Written by clergy and lay people across our Diocesan community, ‘Sunday Devotions’ is a column of short reflections based on a Lectionary reading of the day, suitable for small group discussion or personal use.
Main Readings: 1 Samuel 8.4-11 (12-15), 16-20, 11.14-15; Psalm 138; 2 Corinthians 4.13-5.1 (2-5); Mark 3.20-35 [Genesis 3.8-15; Psalm 130]
Supplementary Readings: Psalm 132; 1 Peter 1.10-16; 1 Samuel 12.1-15, 19-25; Psalm 130; Mark 4.1-12
“Though I walk in the midst of trouble, you preserve me against the wrath of my enemies; you stretch out your hand, and your right hand delivers me.” (Psalm 138.7)
Not so long ago, I received a rather angry message from someone I respected. And, in that moment and the weeks that followed, I really struggled to know what to do with it. I was angry, upset, sad and I wanted to fight back, to make this person know the truth! I felt well in the midst of trouble.
For me, the Psalms are a dance of human emotion and thought, unfiltered and raw. I can identify with that because that is the way I experience life. And this psalm is a beautiful example of a dance I need to do with myself when feeling the way I did when I received the message. Earlier in the Psalm it talks about bowing down, worshipping God. And, doing that “in the midst of trouble” is maybe one of the most difficult, but the most important things, I can do.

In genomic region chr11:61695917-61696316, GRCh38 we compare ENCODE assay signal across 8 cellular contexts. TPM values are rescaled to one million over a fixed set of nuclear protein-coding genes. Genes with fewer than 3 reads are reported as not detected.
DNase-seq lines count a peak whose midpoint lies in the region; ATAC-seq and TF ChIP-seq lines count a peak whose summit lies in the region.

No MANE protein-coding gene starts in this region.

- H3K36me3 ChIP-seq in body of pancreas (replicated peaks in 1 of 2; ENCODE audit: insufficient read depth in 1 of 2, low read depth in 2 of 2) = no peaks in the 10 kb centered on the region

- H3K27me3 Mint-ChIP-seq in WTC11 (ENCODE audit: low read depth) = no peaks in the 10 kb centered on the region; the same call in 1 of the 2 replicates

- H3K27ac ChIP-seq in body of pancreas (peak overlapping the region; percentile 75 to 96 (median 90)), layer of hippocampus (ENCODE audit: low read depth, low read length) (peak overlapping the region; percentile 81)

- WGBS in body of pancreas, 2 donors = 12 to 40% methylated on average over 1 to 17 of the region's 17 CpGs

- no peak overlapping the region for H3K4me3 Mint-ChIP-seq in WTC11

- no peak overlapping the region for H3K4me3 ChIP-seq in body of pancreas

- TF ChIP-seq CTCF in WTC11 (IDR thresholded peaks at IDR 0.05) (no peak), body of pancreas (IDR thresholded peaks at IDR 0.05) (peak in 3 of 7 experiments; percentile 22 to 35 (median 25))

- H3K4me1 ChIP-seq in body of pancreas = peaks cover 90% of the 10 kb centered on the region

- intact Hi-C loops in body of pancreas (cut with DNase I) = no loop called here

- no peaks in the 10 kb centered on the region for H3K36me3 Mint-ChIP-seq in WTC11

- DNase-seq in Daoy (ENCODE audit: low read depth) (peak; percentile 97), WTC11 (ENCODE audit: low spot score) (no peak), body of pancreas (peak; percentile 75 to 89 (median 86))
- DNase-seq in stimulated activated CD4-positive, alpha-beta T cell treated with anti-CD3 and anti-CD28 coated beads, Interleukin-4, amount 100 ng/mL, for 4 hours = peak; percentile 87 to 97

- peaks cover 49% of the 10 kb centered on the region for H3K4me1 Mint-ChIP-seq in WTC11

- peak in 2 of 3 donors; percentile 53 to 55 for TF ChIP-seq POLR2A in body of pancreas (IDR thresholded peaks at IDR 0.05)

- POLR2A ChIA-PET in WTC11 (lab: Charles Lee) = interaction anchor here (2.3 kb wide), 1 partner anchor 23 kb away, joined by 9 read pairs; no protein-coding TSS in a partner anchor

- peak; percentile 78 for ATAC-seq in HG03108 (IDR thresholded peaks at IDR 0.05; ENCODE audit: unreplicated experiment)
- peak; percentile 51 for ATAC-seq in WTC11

I know, as I submit and bow down to God, as I re-engage with what Jesus has called me to, seeking to emulate His other-centred love, I start to let the pain sit and be still. Then the pain starts to remove its teeth and I stop having a tantrum about what I think is and isn’t fair. Then I can ask myself, “How do I understand and respond in a way that worships God?”
As I seek to define myself in faithfulness to Jesus, I am reminded in these moments of pain how I am called to respond to and love people.Jump to next article